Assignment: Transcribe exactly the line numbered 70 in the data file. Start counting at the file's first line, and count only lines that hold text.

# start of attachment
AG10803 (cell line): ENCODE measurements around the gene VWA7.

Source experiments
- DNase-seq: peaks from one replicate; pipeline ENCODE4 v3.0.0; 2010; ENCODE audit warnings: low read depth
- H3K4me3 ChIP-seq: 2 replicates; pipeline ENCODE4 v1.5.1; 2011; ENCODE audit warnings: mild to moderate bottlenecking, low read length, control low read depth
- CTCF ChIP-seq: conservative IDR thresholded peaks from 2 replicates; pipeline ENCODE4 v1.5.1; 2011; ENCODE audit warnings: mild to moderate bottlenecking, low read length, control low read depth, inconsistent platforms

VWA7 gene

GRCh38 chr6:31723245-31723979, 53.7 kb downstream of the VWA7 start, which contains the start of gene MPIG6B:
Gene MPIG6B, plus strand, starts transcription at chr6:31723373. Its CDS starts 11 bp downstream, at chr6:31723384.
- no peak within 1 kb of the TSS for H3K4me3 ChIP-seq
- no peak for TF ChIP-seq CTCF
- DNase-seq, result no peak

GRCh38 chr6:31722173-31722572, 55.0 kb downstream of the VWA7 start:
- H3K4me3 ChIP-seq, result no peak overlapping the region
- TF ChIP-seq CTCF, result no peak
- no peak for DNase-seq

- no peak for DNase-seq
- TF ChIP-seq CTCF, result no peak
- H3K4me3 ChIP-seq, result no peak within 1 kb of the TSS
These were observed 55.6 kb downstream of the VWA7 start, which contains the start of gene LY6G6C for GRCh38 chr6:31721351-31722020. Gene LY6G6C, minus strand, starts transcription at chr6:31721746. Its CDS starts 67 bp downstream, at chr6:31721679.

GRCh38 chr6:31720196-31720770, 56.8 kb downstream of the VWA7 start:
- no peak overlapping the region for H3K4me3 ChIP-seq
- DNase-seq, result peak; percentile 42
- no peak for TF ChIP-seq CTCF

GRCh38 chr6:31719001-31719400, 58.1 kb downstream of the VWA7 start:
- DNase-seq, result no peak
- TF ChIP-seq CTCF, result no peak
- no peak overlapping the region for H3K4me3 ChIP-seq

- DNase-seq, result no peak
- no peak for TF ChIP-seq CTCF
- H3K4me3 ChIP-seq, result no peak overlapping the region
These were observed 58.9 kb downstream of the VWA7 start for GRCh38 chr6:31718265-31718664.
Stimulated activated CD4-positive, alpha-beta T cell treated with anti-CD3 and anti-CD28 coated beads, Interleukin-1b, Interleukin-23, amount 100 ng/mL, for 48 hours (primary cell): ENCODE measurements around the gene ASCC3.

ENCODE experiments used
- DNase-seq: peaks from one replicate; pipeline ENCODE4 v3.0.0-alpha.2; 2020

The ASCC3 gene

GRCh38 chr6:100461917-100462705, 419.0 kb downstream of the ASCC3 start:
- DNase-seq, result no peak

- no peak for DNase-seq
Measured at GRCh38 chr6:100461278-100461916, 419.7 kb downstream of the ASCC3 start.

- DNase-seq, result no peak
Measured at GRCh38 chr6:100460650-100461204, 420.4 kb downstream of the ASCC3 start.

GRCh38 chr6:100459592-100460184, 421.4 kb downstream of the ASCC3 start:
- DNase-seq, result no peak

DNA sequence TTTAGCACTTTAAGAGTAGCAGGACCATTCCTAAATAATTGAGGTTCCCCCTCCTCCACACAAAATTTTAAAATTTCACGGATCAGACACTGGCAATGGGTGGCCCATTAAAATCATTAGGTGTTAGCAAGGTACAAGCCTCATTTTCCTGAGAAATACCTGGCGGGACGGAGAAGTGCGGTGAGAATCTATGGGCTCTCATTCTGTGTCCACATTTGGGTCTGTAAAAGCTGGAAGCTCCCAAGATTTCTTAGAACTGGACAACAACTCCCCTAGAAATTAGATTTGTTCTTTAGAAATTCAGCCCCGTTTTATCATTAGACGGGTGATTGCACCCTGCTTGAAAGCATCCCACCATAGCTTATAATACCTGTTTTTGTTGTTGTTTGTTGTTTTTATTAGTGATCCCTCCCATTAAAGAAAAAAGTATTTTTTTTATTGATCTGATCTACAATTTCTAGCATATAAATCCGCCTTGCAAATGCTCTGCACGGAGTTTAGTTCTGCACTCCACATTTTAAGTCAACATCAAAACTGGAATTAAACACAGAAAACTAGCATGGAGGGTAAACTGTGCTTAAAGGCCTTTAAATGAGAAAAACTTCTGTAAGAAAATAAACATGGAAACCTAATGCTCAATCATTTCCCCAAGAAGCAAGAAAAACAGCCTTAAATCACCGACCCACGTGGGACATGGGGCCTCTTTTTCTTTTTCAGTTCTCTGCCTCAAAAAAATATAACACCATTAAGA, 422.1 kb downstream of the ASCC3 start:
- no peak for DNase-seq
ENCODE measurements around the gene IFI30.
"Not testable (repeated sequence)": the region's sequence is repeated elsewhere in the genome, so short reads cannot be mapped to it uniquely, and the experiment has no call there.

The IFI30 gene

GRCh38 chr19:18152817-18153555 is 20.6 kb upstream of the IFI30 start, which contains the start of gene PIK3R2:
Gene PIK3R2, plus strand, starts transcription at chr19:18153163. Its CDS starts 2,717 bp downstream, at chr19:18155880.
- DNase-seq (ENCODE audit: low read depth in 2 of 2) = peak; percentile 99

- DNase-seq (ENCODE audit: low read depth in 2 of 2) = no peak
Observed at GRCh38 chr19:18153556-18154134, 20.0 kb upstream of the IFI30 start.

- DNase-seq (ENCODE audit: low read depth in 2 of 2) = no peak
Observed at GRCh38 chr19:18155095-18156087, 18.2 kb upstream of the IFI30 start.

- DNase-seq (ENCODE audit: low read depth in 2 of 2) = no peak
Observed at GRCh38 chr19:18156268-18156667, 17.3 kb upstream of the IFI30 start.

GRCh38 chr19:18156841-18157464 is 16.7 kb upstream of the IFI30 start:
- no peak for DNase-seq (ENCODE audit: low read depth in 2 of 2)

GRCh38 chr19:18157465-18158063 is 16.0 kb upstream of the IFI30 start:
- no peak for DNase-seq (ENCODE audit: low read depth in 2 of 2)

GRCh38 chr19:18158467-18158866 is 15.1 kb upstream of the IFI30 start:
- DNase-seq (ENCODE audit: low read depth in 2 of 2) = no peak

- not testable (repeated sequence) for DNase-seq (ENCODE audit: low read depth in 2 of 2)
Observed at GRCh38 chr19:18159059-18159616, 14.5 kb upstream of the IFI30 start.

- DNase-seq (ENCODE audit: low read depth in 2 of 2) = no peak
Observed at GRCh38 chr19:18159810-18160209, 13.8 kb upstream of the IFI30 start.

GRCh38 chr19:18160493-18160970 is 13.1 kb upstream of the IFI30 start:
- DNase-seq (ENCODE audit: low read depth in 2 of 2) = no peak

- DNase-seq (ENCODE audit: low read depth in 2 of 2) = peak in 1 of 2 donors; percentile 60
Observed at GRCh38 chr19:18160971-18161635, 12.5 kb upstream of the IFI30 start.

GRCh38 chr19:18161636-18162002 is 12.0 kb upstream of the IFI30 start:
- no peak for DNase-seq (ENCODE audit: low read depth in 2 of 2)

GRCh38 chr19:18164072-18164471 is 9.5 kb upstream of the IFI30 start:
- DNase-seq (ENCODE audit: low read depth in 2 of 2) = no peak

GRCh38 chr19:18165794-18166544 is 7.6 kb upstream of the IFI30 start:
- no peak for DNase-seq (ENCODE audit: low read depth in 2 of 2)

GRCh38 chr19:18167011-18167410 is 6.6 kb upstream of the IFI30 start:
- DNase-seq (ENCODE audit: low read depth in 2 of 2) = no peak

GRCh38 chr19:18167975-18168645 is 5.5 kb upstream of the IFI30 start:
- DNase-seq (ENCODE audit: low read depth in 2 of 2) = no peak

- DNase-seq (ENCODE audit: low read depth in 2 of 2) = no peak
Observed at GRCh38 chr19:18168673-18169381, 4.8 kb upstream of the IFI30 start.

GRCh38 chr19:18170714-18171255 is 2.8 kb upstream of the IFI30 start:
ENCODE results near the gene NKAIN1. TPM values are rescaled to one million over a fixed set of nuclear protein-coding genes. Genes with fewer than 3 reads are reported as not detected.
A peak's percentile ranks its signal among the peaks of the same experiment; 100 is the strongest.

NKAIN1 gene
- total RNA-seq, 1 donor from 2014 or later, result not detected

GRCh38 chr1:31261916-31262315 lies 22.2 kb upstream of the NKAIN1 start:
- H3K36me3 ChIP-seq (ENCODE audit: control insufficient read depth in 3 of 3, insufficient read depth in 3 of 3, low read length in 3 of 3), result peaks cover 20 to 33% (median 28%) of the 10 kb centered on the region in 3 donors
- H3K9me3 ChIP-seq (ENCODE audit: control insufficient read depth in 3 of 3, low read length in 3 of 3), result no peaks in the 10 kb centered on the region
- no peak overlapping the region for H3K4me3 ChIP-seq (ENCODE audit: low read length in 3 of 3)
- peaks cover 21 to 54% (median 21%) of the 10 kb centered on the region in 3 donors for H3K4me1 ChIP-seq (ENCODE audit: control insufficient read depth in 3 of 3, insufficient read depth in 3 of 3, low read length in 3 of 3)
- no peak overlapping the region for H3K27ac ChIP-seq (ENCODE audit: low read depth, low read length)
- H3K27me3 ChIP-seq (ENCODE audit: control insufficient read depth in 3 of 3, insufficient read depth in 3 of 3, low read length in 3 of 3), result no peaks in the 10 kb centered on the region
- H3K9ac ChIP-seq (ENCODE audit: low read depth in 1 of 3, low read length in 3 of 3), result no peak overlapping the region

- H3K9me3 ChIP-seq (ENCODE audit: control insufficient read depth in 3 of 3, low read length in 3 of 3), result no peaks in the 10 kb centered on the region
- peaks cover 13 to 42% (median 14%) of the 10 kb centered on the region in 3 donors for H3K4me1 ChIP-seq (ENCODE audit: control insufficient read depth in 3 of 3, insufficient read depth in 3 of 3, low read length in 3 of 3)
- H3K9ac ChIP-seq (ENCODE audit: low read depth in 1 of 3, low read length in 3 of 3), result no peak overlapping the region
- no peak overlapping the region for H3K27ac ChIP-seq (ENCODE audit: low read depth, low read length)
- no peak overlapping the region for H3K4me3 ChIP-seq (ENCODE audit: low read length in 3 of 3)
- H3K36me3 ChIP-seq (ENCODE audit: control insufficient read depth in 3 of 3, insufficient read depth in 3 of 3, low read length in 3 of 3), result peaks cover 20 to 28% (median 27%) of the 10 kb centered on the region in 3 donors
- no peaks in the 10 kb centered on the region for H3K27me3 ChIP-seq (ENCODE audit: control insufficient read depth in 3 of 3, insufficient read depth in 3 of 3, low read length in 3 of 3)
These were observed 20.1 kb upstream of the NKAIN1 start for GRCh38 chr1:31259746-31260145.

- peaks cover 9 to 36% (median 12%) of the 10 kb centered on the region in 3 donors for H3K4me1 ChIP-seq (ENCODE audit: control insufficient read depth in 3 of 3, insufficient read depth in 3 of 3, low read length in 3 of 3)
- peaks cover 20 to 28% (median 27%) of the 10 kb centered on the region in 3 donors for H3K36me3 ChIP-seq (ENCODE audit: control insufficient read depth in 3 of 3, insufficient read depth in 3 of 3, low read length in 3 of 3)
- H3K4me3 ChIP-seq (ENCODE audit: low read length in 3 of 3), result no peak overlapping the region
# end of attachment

- DNase-seq (ENCODE audit: low read depth in 2 of 2) = peak in 1 of 2 donors; percentile 60